- the electrode or terminal by which current leaves an electrolytic cell, voltaic cell, battery, etc.
- the positive terminal of a voltaic cell or battery.
- the negative terminal, electrode, or element of an electron tube or electrolytic cell.
- the negative electrode in an electrolytic cell; the electrode by which electrons enter a device from an external circuit
- the negatively charged electron source in an electronic valve
- the positive terminal of a primary cell
1834, from Latinized form of Greek kathodos “a way down,” from kata- “down” (see cata-) + hodos “way” (see cede). Proposed by the Rev. William Whewell (1794-1866), English polymath, and published by English chemist and physicist Michael Faraday (1791-1867). So called from the path the electric current was supposed to take. Related: Cathodic; cathodal. Cathode ray first attested 1880, but the phenomenon known from 1859; cathode ray tube is from 1905.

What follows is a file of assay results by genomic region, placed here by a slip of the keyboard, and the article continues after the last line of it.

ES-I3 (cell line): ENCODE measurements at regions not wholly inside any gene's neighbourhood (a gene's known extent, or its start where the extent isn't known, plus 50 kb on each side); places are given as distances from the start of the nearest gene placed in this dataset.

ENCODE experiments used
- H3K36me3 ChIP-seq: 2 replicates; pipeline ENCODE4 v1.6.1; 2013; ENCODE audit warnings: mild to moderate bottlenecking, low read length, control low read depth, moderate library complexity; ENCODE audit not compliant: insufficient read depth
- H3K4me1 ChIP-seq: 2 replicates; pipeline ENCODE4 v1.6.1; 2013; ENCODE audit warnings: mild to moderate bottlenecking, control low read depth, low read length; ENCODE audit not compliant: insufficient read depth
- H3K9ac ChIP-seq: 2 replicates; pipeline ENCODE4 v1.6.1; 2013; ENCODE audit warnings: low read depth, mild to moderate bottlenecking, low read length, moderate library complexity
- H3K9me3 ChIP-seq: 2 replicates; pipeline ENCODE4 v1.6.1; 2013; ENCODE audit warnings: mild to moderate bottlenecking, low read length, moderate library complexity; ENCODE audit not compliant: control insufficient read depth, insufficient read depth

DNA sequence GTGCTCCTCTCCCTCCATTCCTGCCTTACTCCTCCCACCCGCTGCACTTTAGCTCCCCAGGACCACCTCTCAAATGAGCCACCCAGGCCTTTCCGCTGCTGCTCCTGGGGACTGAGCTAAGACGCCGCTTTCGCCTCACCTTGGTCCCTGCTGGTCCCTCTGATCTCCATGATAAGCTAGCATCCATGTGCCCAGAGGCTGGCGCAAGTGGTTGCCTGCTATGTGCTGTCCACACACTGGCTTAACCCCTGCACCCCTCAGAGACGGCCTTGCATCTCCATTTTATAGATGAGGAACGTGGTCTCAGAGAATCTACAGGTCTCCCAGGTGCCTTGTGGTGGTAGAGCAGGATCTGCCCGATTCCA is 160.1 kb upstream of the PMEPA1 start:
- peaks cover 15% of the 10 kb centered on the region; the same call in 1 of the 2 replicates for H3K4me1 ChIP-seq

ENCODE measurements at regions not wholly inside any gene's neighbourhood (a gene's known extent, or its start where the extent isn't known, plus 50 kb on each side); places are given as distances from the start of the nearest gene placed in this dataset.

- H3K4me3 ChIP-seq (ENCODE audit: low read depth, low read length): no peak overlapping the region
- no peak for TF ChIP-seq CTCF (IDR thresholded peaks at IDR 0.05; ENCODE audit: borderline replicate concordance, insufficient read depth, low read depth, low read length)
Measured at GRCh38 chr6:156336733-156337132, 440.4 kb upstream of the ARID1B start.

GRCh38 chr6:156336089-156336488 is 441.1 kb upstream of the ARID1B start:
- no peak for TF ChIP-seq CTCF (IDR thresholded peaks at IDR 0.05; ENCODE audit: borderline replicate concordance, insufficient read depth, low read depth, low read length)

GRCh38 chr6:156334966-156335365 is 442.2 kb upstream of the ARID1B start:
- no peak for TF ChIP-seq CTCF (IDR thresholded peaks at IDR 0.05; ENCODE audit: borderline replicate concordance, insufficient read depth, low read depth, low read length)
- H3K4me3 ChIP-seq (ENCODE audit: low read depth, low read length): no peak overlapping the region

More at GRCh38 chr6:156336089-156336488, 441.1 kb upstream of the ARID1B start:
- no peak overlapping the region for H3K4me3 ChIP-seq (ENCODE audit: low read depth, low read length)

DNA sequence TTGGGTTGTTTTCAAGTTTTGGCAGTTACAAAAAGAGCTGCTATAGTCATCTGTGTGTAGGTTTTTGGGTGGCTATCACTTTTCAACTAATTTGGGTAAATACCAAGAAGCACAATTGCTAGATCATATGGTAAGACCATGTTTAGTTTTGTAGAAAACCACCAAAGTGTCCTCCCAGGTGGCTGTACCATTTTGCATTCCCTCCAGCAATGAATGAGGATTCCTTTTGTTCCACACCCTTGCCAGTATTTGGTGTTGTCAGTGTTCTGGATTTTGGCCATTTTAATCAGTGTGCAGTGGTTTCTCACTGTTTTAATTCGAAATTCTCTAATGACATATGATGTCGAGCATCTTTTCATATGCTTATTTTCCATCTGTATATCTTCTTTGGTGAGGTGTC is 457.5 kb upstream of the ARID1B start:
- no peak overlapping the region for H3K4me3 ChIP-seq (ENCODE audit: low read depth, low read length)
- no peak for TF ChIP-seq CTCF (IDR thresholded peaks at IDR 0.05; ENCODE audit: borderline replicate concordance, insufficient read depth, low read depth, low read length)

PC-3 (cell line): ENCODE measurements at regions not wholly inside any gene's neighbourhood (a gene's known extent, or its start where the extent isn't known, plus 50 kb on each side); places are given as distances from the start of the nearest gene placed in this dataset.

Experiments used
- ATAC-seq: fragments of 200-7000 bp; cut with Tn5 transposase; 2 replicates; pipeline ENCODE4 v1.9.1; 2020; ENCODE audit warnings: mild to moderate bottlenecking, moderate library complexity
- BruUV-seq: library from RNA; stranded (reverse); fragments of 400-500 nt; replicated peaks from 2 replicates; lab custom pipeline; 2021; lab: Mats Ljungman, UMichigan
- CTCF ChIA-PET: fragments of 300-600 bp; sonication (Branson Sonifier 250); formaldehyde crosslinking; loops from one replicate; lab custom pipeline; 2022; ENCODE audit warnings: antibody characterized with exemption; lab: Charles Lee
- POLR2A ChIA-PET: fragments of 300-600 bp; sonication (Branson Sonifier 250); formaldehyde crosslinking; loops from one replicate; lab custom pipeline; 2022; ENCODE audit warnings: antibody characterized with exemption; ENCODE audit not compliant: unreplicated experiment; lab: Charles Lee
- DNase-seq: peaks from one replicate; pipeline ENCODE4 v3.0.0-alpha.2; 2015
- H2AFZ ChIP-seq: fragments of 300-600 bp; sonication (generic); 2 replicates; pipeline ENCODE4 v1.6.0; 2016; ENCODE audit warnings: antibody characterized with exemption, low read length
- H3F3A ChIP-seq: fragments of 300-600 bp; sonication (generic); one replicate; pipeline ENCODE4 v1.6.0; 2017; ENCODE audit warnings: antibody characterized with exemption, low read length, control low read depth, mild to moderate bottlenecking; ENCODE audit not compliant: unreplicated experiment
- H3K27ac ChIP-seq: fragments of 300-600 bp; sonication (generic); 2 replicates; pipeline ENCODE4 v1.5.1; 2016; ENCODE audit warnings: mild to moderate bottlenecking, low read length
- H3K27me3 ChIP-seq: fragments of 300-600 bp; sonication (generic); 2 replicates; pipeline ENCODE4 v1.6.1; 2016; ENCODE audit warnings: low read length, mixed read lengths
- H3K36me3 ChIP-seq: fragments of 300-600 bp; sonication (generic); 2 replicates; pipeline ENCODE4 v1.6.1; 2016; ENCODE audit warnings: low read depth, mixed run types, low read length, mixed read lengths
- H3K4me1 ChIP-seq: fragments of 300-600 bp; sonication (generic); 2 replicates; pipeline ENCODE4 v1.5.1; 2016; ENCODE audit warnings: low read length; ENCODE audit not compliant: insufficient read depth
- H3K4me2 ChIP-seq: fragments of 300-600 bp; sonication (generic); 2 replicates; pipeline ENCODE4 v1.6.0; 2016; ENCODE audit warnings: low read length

- The negative electrode in an electrolytic cell, toward which positively charged particles are attracted. The cathode has a negative charge because it is connected to the negatively charged end of an external power supply.
- The source of electrons in an electrical device, such as a vacuum tube or diode.
- The positive electrode of a voltaic cell, such as a battery. The cathode gets its positive charge from the chemical reaction that happens inside the battery, not from an external source. Compare anode.